Collingwood entrepreneurs are partnering with public and non-profit sector organizations on a plan to make Collingwood a place for businesses to grow.
The town’s private and public sector have identified a gap in service for business in Collingwood, and hope to close that gap with a business accelerator.
An accelerator is a program for existing small business owners offering hyper-focused programming over a set amount of time (for example, six months) and includes things like access to a network, information on funding, mentorship, access to office space during the program, and graduation support to help keep the company in Collingwood.
So far, the team behind the accelerator idea includes Martin Rydlo, the town’s director of marketing and business; Gillian Fairley, general manager of the Centre for Business Economic Development; David Reynolds, owner of Creator’s Cafe and other software companies; and Brandon Houston, owner of Switch Video and Collingwood Foundry co-working space.
Reynolds said an accelerator is meant for local entrepreneurs who are a few steps ahead of starting a business and coming up with a business plan.
“The accelerator is there to help and existing business step up to the next level,” said Reynolds.
Houston said a good accelerator produces business growth in the community.
“It’s a specified program, and you should be able to exit and successfully be able to scale,” he said.
An accelerator would, for example, form partnerships with post-secondary institutions for skilled labour, with investors for funding, with developers for space needs, and the list goes on.
“We’ve been asked many times why Collingwood doesn’t have an accelerator,” said Fairley. “Partnerships have developed over time, and now the timing seems right … businesses in Collingwood do well on startup, but there’s a gap in service with helping companies accelerate in growth.”
The idea is not only to help businesses grow, but, said Fairley, to create a business “eco-system” that helps draw investment, labour, and specific kinds of commercial development to Collingwood that will remove some of the challenges to business growth.
Reynolds said some of the challenges he’s seen as a local entrepreneur are in the areas of available space and labour. He’s hoping an accelerator will help provide solutions to both those challenges for him and other entrepreneurs.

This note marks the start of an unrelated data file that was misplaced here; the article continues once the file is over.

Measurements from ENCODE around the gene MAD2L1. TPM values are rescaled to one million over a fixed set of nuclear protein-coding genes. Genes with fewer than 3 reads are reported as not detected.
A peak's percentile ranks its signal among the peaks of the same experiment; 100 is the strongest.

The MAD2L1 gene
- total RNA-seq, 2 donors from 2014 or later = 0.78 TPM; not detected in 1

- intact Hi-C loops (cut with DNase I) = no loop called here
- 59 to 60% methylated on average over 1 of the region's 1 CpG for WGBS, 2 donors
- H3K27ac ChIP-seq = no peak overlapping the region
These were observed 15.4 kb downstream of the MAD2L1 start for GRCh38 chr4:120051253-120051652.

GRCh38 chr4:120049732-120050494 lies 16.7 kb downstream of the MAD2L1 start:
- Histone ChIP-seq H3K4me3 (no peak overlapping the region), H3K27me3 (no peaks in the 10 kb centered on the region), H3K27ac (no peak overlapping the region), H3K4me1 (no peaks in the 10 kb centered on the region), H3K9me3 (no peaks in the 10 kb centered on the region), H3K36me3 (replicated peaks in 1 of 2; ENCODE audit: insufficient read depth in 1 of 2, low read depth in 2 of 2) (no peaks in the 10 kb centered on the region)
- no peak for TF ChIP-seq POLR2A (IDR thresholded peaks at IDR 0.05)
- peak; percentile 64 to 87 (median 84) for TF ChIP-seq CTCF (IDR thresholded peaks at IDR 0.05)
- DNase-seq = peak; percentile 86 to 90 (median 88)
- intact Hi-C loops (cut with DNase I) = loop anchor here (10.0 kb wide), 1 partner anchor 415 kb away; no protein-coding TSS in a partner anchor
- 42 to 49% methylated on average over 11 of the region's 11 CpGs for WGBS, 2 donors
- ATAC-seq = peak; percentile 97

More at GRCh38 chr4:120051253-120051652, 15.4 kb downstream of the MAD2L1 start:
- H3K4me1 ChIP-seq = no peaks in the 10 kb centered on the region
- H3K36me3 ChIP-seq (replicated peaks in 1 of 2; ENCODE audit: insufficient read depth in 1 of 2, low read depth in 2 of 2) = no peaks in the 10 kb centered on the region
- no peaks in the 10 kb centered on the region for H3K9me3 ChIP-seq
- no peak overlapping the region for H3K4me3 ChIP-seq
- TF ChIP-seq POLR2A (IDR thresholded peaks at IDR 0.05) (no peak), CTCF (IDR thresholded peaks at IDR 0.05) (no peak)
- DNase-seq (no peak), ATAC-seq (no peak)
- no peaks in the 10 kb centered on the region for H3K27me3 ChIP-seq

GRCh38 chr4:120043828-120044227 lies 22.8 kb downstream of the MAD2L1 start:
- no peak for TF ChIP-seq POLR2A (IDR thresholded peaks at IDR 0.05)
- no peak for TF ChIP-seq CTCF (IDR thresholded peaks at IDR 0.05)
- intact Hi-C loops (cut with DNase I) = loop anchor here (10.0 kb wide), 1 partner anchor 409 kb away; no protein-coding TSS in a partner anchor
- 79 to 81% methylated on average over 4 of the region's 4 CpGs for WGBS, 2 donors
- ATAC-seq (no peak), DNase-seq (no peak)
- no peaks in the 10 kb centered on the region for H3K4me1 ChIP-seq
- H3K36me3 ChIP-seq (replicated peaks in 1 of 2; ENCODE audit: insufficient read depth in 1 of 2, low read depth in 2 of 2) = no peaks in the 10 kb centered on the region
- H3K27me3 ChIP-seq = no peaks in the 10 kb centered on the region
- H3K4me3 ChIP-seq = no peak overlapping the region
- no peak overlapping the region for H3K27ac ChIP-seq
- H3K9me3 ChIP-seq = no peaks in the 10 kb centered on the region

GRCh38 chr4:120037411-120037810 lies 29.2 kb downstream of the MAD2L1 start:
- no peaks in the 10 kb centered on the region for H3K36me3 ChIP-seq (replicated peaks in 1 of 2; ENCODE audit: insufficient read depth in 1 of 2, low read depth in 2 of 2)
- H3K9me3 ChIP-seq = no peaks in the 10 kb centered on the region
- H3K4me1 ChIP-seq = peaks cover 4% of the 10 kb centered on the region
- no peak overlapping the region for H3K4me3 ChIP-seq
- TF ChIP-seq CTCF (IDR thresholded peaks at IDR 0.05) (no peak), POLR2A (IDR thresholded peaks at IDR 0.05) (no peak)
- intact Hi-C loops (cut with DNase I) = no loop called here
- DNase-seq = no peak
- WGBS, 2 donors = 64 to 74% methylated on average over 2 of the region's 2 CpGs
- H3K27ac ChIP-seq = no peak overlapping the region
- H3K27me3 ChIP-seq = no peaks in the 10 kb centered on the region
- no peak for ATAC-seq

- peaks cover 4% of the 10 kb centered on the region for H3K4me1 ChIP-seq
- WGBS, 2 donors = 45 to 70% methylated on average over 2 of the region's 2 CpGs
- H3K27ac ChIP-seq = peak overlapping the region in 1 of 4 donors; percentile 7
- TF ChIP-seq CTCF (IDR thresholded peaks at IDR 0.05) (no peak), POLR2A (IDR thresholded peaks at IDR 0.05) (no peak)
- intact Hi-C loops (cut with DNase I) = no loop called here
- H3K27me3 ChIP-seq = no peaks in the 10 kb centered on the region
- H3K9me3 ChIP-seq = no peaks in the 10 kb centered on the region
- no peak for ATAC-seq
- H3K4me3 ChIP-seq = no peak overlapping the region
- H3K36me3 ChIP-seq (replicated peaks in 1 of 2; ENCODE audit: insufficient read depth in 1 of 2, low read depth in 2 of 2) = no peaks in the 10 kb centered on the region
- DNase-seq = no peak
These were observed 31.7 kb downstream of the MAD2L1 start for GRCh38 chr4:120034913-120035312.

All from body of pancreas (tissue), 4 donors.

Hiring a consultant is the first step toward starting an accelerator in Collingwood and finding a niche for Collingwood’s accelerator to carve out. Rydlo said the area is already attractive because of the lifestyle it provides, but that’s not enough to make it stand out for business growth.
According to a presentation made by Rydlo and Fairley to Collingwood council in September, a consultant would validate an ideal approach for an accelerator by engaging with a variety of different stakeholders to outline specific needs. The consultant’s work would also include preparation of a private-public partnership model and helping to establish a non-profit governance structure for the accelerator.
Without a consultant’s expertise, the group doesn’t know exactly what type of focus the Collingwood accelerator will take, but Fairley said the area already attracts tech business, particularly in the area of health and water.
She referenced a stormwater management pilot project by Greenland Engineering. There’s also Iso Water, a Collingwood-based company built around sales and research of heavy water. The Iso Water research and development department looks into ways heavy water can be used in pharmaceuticals.
"We want to build on momentum we already have, and these are areas we're seeing develop," said Fairley.
With a focused accelerator and an updated economic development action plan, Rydlo said Collingwood can better establish itself as an attractive and unique place to do business.
“The tricky part is figuring out: how do we work cohesively?” said Rydlo, adding the impacts of things like the action plan and the accelerator will ripple into town policies such as the official plan and even a zoning bylaw to make sure there are spaces in town available for the types of businesses the town is actively trying to attract.
“It’s about changing the ways developers are thinking about Collingwood,” said Rydlo. “Supply and demand will dictate what is needed, but if they don’t know what’s going on, they can’t know what’s needed.”
Rydlo estimates the physical space required for the accelerator program is about 8,000 square feet, which includes space for the Centre for Business and Economic Development and its partner organizations as well as offices for the businesses participating in the accelerator, meeting rooms, and programming/multi-use space. However, he said the accelerator could work around space needs temporarily. The priority would be to hire a manager for the accelerator program.
Rydlo has received permission from Collingwood council to apply for a $50,000 grant from the County of Simcoe’s economic development program for the accelerator. If successful, Rydlo said the town would partner with the Centre for Business and Economic Development to hire a consultant (using the grant money) to determine what accelerator programming would work best in Collingwood and how to build it as a public/private partnership.
“Joining together as public and private industry, we can get a little more velocity,” said Reynolds, adding the accelerator would become its own entity run as a non-profit organization.
“The sense of collaboration is here,” said Rydlo. “That is a huge leg up.”
Rydlo’s department has applied for funding for the accelerator consultant to the county, but won’t know until likely the new year whether or not it was successful.